It has been almost 20 years since South Africa’s first attempt to climb Mount Everest ended in a successful summit – but with one climber left for dead and the other two regarded as pariahs by the international climbing community.
The 1996 Sunday Times Everest Expedition was touted as a symbol of non-racial unity and achievement for the new South Africa, but when it was revealed that the British-born leader of the expedition had vastly exaggerated his military and climbing achievements, the team fractured.
Four of the country’s top climbers resigned from the expedition in disgust before the expedition reached Everest base camp, while the antics of the expedition leader, Ian Woodall, made the team a focus of derision by other climbers on the mountain.
The expedition left a deep scar on the psyche of South African climbing that took years to heal, but now that scab is about to be ripped off once again by a new book and movie – both out this month.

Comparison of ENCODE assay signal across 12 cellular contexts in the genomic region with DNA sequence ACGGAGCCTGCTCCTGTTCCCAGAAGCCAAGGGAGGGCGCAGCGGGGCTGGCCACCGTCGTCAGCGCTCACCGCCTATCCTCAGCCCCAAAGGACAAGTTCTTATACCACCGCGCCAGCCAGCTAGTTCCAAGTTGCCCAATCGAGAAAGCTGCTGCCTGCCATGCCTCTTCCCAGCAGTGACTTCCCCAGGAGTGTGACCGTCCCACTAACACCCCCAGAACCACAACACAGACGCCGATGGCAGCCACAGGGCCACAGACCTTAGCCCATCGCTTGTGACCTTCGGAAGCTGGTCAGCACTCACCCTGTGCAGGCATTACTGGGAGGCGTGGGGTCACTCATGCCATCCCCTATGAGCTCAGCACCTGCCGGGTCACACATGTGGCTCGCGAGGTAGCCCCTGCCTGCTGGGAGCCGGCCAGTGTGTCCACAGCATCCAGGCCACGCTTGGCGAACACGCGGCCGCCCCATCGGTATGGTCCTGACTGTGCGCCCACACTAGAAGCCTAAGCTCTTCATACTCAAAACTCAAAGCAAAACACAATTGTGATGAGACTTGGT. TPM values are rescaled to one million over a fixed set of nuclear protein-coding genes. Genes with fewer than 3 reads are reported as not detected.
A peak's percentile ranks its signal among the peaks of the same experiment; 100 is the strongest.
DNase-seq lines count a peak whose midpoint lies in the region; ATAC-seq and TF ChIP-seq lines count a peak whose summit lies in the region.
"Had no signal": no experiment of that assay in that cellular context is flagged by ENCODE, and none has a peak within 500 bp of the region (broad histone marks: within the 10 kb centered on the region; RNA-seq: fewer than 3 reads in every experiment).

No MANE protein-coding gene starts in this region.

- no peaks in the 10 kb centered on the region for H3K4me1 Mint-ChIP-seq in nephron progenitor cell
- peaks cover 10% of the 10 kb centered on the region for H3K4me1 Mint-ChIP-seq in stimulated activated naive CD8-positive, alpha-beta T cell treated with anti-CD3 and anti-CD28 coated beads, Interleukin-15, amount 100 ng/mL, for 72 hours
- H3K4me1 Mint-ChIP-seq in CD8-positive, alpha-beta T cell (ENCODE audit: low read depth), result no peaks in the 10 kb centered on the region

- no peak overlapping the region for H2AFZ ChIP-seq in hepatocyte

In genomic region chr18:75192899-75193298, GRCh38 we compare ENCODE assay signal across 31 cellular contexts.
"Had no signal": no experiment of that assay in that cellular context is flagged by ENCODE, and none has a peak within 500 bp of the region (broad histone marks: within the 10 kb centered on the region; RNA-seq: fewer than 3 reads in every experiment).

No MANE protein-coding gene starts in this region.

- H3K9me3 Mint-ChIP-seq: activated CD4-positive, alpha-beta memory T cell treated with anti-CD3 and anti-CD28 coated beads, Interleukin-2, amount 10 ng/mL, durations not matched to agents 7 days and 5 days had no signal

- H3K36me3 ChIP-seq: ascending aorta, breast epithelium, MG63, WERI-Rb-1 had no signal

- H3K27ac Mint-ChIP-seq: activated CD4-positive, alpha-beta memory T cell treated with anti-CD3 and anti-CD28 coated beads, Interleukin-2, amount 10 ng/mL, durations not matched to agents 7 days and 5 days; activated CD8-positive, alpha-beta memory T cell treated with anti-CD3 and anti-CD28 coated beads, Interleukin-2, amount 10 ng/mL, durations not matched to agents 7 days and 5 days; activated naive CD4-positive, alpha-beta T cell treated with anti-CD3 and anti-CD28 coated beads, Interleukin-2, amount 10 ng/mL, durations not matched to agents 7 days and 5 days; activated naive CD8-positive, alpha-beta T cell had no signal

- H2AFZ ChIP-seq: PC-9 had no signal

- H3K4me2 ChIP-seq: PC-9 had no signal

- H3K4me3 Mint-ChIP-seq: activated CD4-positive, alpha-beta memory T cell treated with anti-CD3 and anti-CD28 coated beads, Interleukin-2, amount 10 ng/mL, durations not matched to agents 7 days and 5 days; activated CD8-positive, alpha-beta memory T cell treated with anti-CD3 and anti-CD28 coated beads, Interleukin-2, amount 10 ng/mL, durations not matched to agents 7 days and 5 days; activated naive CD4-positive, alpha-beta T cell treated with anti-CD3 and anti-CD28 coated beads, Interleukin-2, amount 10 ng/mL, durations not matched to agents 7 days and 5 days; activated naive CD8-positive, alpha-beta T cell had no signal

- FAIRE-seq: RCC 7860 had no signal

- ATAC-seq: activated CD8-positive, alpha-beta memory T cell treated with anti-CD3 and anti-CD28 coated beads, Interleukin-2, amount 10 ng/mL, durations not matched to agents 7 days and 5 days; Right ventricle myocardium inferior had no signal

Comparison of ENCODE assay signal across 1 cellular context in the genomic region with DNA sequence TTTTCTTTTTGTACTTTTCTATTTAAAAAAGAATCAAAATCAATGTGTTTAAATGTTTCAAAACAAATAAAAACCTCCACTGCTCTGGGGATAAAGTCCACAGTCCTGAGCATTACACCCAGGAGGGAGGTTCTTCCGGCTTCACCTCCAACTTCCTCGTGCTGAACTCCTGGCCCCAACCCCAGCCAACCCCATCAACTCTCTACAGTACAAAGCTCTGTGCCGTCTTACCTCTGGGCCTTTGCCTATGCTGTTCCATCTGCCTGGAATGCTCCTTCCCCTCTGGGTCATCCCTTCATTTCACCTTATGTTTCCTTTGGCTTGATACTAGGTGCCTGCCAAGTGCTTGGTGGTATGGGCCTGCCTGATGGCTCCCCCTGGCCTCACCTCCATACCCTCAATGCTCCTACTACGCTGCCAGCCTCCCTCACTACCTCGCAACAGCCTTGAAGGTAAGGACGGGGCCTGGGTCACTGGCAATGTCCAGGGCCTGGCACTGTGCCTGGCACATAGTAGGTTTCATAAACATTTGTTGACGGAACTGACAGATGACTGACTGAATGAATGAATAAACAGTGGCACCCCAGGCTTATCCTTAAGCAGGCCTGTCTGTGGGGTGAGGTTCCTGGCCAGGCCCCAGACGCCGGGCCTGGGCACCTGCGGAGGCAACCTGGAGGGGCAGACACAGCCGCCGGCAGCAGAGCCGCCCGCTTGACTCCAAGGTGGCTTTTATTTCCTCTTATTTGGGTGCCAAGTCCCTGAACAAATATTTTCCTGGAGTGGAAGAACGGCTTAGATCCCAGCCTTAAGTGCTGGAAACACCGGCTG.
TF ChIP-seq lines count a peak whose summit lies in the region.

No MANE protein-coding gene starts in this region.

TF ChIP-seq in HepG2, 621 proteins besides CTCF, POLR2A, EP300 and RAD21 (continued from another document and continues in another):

The new blockbuster movie Everest focuses on the life and death drama of mountaineers caught in the grip of a massive storm that struck Mt Everest on May 10, 1996, sweeping up the lives eight climbers in its terrifying jaws.
The movie depicts Woodall and the South African team as inept and arrogant in equal measure.
More telling is a new eBook published on Amazon by former Sunday Times journalist Ken Vernon, who accompanied the team. Everest ’96 delves deeply into the guts of the Sunday Times Expedition in a forensic examination that uncovers new facts about what he calls a ‘dysfunctional expedition with a delusional leader’.
He writes: “The highest mountain on the planet brings out the best in people – and the worst.” We usually only hear about the best – about the bravery, the courage and the sacrifice of mountaineers who risk life and limb to achieve excellence for themselves and others. But there are other mountaineers – the charlatans, the conmen, the bullies, the petty-minded and narcissistic – who prefer to sacrifice others to their obsession to reach the top of Mt. Everest.”